I’m a big fan of Michael Lewis’ writings starting with Liar’s Poker (think onion cheeseburgers for breakfast and traders owning more speed boats than suits) and much of his other work including Money Ball, Panic (a collection of his favorite news accounts of the credit crisis) and The Blind Side (Academy Awards), but I am very much anticipating reading his new work “The Big Short: Inside the Doomsday Machine. “
Admittedly I am growing weary of Wall-Street-what-went-wrong books and I still need to read Andrew Ross Sorkin’s “Too Big Too Fail ” compendium on my nightstand (worrying its becoming “Too Big To Read”) but I definitely will. But the Lewis book has got my attention for some reason. It’s weird to sound like I am recommending a book I haven’t purchased or read yet but I guess I am relying on past experience.
In the book acknowlegements, the WSJ Deal Journal blog  points out that Lewis:
praises “A.K. Barnett-Hart, a Harvard undergraduate who had just written a thesis about the market for subprime mortgage-backed CDOs that remains more interesting than any single piece of Wall Street research on the subject.”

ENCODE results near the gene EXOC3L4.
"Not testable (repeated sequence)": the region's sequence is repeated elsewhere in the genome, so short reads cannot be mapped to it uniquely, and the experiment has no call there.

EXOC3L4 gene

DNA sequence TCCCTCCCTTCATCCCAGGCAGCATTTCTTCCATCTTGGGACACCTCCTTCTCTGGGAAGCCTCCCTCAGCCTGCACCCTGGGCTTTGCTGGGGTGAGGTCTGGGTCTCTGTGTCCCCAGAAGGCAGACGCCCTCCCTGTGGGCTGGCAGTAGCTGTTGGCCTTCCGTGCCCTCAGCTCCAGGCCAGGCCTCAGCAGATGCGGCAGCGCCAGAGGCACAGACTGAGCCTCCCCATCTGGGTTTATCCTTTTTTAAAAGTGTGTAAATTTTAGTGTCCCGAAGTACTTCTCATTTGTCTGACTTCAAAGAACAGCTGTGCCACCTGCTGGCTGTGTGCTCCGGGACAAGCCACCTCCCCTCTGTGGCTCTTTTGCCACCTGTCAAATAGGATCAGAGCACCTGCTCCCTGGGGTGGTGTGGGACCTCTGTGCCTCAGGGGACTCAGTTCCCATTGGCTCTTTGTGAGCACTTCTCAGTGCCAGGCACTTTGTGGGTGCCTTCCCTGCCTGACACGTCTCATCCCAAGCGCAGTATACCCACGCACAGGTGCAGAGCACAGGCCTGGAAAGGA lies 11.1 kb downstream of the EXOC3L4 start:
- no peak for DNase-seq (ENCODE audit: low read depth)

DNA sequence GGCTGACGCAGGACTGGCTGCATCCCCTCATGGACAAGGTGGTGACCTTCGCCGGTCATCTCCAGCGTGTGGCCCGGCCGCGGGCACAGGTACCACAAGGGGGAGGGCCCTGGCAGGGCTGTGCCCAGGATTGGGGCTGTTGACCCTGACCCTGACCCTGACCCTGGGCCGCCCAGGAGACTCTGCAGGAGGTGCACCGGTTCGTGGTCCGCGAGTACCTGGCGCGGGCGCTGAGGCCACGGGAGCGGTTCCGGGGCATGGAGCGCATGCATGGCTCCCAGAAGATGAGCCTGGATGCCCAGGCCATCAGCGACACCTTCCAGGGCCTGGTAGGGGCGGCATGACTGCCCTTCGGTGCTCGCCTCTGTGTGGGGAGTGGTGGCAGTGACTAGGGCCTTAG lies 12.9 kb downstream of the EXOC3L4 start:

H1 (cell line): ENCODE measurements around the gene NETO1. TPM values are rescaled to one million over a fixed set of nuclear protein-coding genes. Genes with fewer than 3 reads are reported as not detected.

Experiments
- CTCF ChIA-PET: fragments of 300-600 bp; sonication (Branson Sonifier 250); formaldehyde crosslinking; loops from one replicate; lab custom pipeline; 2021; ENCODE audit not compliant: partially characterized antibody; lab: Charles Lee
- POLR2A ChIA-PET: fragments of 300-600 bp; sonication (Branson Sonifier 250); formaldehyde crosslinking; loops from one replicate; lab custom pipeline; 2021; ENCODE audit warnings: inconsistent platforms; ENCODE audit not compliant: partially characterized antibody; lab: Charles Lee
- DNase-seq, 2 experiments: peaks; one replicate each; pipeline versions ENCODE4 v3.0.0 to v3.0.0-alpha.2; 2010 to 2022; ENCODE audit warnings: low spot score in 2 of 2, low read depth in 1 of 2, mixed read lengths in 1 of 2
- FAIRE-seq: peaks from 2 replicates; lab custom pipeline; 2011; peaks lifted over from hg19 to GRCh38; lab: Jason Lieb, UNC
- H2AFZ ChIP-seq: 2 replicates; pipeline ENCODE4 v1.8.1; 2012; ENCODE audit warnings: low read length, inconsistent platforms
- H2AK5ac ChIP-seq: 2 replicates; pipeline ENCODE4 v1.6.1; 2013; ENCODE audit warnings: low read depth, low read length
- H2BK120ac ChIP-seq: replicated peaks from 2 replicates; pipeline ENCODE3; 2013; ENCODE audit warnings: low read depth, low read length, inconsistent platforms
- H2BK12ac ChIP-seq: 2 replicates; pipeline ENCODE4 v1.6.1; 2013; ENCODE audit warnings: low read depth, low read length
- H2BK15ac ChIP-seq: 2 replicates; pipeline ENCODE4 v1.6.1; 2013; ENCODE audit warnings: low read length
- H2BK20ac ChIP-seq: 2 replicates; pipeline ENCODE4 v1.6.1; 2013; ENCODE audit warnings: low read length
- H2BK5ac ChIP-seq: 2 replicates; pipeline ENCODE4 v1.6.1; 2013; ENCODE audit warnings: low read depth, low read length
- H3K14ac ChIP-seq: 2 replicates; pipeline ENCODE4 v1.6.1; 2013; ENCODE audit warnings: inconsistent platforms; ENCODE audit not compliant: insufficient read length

And my favorite quote referring to the idea of making the numbers say what you needed them to say.
“If you just randomly start regressing everything, you can end up doing an unlimited amount of regressions,” she said, rolling her eyes.
Read the thesis .
She was able to track down information and cover the looming CDO disaster completely on her own through basic research.
Perhaps most disturbing about these losses is that most of the securities being marked down were initially given a rating of AAA by one or more of the three nationally recognized credit rating agencies, essentially marking them as “safe” investments.
A lot can be said for taking a detached or neutral look at a complicated situation. Sometimes the collective mindset takes on blinders, or in this case, blind folds.
A couple of charts to peak your interest.